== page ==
Music festivals now offer VIP options, including massages and gourmet food. But is it rock 'n' roll?
For the approximately 150,000 fans pressed into Grant Park last weekend, Lollapalooza wasn't just a music festival – it was a full-contact endurance test. The temperatures soared on Friday, and the rain swept in on Saturday. The crowds were large; the lines were long.
But on a small hill overlooking the AT&T stage, a few lucky concertgoers stretched out on white couches and reclining beach chairs, sheltered from the sun and rain by umbrellas. They dined on catered food and drinks, provided by a restaurant downtown. The service was complimentary.
So were the massages.
And the blue portable toilet, that bane of the modern festival experience?
Forget it. Each restroom was an immaculate, air-conditioned trailer, filled with an array of high-end soaps and hand sanitizers.
Sick of the mosh pits and the long-distance views, hundreds of music fans forked over extra cash to join the party at this year's "Lolla Lounges," Lollapalooza's new luxury seating options.
They came, they saw, they dined. And they stayed out of the mud.
In the past year, fans have shown an increasing willingness to pay more – lots more – for a taste of luxury, and a respite from the madding crowds. In June, the pop artist Prince made news by charging over $3,000 per couple for a private show at the Roosevelt Hotel in Hollywood. Tickets for a summer concert series in the Hamptons, featuring Dave Matthews and Billy Joel, run about $3,000 – per person. And next month, when Genesis arrives in Philadelphia, VIP booths for the band's show at the Wachovia Center will retail at $3,500.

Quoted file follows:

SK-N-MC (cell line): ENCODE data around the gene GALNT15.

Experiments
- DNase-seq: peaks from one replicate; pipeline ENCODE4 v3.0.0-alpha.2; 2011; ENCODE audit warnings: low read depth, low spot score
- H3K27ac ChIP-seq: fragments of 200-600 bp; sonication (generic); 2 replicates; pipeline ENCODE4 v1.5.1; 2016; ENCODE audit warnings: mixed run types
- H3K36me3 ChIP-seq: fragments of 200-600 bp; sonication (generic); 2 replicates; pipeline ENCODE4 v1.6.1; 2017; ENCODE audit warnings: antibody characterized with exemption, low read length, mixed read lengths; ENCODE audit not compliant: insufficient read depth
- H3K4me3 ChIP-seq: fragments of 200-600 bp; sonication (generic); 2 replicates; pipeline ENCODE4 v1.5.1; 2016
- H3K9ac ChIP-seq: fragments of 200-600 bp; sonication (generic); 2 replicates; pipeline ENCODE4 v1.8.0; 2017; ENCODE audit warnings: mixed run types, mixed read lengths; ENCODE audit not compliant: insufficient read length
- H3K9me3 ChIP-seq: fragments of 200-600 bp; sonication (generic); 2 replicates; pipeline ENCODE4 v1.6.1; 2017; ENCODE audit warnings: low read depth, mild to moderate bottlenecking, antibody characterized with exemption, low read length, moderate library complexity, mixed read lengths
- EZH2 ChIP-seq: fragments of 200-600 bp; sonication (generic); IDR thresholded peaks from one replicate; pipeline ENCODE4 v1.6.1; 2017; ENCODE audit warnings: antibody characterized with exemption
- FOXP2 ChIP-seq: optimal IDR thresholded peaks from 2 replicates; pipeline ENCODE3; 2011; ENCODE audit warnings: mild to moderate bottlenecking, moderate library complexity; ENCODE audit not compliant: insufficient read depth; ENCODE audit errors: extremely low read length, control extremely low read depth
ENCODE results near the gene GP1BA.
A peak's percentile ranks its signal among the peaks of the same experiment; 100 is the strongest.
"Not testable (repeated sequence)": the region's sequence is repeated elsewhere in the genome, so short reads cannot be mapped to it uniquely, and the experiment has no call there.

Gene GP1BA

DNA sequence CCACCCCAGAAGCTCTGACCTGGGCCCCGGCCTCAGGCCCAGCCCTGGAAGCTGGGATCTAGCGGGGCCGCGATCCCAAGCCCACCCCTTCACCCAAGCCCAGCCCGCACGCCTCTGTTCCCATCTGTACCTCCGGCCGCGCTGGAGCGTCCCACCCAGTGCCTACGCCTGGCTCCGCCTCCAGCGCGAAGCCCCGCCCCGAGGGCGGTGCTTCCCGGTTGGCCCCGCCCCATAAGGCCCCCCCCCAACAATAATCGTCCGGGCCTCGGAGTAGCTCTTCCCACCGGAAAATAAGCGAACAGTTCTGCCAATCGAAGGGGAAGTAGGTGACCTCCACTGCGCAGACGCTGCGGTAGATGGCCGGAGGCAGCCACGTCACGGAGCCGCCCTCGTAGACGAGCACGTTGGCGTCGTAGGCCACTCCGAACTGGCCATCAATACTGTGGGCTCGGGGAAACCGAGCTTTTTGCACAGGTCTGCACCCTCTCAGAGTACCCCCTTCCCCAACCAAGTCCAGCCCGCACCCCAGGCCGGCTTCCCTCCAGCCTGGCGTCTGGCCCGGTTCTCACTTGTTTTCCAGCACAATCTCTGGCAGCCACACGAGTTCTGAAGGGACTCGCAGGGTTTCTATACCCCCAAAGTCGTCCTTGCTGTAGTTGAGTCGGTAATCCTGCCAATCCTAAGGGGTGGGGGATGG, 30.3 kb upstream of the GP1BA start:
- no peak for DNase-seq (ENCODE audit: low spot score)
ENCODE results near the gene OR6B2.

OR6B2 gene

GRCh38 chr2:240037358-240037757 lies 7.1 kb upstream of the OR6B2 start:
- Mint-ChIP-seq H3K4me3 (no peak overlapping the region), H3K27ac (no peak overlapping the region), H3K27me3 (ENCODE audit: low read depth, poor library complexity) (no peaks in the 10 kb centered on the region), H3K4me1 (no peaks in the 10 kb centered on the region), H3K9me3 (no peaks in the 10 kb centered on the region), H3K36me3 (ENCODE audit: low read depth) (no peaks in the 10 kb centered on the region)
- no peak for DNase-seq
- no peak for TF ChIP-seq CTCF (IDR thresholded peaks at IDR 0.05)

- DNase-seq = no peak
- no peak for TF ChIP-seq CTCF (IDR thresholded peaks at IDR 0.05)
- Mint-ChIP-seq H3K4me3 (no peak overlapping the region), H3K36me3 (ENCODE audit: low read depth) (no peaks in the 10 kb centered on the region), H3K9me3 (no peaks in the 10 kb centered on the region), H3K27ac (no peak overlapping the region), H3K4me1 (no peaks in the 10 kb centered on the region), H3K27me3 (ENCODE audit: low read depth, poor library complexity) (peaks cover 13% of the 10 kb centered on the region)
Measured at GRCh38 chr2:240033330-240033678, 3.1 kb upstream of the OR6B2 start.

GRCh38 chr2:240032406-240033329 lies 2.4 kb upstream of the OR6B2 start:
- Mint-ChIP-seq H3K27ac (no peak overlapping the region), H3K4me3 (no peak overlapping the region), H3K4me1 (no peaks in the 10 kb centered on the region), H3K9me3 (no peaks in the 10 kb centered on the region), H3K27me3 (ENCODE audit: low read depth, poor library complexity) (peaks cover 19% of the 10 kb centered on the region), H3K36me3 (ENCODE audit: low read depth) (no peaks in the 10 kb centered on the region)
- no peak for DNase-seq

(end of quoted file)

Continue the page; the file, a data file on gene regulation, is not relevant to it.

Concert promoters have responded to the soaring ticket sales by beefing up their luxury options, even at festivals long known for providing a decidedly middlebrow mixture of mud, sun, and camaraderie. This year, for instance, Austin City Limits will charge almost $2,000 for weekend VIP access. Bonnaroo VIP access went for $1,125 per person.
At Lollapalooza, a three-day pass to the Lolla Lounge cost concertgoers $1,700 for three days. Private cabanas with "climate-controlled comfort stations" – for you and 74 of your closest friends – amounted to $75,000.
By comparison, the average fan shelled out $195 for his or her three-day pass.
"In our society in general there's a mass affluence – luxury goods across all spectrums," says David Goldberg, the executive vice president of Ticketmaster. "We tend to find that the customers for [VIP access] aren't necessarily just wealthy folks. A lot of the times it's a husband that wants to do something special for the wife or family."
Ticketmaster does not work directly with artists. The company sells packages presented by its clients – a rock venue, for instance, or a stadium. But recently, Mr. Goldberg says, he has watched those packages attract more attention from music fans.
"It's nothing that's terribly new," he adds, pointing out that luxury tickets have long been a staple at sporting events. Now, though, those options are "proliferating down ... to a lot of different types of concerts."
Inside the Lolla Lounges, many fans said the weekend was a short, expensive vacation at one of the best concerts in the country. Some had their tickets passed down from their employers, or from generous friends. And some were there to splurge on themselves.